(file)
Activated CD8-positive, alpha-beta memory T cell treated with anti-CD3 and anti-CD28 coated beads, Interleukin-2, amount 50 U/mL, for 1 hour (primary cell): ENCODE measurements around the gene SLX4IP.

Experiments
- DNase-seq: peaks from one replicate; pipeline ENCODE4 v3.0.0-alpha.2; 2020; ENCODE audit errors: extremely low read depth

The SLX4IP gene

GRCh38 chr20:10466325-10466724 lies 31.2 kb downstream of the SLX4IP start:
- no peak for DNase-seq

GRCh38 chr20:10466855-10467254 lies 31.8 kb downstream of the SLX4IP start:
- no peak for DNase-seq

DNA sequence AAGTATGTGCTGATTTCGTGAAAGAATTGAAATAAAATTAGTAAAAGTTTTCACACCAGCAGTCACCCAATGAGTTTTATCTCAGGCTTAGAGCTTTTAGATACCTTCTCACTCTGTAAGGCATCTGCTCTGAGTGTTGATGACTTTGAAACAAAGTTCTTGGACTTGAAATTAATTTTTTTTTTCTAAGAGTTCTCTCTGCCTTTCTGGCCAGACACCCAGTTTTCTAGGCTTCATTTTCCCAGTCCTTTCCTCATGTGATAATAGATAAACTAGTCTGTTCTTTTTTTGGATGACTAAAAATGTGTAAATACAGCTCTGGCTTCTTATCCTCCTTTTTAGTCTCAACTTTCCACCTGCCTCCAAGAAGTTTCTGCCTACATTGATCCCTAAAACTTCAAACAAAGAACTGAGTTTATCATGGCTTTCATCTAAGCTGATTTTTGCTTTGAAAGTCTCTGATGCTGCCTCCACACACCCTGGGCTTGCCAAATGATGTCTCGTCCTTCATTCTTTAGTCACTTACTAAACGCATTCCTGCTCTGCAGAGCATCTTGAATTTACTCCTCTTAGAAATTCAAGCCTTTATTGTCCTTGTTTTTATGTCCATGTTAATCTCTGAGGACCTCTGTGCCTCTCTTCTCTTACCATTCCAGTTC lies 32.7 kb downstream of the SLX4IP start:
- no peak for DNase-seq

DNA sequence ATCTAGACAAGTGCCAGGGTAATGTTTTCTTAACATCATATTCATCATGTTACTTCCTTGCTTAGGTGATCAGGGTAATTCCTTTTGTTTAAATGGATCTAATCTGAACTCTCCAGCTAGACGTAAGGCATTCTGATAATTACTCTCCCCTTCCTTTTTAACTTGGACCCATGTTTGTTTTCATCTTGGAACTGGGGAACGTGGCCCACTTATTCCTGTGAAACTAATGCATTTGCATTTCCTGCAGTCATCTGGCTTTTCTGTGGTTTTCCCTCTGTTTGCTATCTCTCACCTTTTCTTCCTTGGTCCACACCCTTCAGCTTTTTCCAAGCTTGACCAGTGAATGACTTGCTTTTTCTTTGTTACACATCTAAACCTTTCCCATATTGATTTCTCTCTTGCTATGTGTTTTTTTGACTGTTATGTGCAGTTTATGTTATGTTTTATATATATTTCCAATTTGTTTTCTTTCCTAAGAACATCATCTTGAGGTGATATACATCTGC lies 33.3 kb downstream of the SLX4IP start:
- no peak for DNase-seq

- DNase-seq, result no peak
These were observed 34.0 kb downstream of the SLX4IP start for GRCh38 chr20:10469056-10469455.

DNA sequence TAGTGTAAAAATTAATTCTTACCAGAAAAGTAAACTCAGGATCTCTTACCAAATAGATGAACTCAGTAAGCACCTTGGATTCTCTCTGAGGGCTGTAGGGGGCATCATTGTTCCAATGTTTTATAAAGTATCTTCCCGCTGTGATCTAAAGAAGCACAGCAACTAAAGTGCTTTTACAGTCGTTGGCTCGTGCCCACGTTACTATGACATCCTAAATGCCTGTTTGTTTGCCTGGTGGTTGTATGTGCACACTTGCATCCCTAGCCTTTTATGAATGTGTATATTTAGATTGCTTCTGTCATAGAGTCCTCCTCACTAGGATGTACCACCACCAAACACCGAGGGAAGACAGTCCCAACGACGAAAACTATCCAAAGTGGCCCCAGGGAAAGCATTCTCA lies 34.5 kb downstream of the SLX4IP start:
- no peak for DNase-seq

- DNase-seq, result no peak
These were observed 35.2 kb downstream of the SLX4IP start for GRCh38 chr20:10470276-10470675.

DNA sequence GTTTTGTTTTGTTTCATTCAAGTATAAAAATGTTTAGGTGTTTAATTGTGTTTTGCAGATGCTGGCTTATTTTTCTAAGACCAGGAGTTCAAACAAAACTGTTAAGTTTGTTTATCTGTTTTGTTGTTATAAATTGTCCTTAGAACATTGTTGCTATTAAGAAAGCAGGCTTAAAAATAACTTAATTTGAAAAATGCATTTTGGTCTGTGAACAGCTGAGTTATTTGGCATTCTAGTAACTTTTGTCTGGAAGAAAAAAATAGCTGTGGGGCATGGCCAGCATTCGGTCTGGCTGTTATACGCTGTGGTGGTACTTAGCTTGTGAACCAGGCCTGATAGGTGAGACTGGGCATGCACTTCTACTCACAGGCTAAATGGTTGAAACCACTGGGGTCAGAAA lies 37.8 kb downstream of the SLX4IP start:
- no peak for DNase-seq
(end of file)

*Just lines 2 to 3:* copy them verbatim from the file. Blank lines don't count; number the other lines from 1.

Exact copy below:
Experiments
- DNase-seq: peaks from one replicate; pipeline ENCODE4 v3.0.0-alpha.2; 2020; ENCODE audit errors: extremely low read depth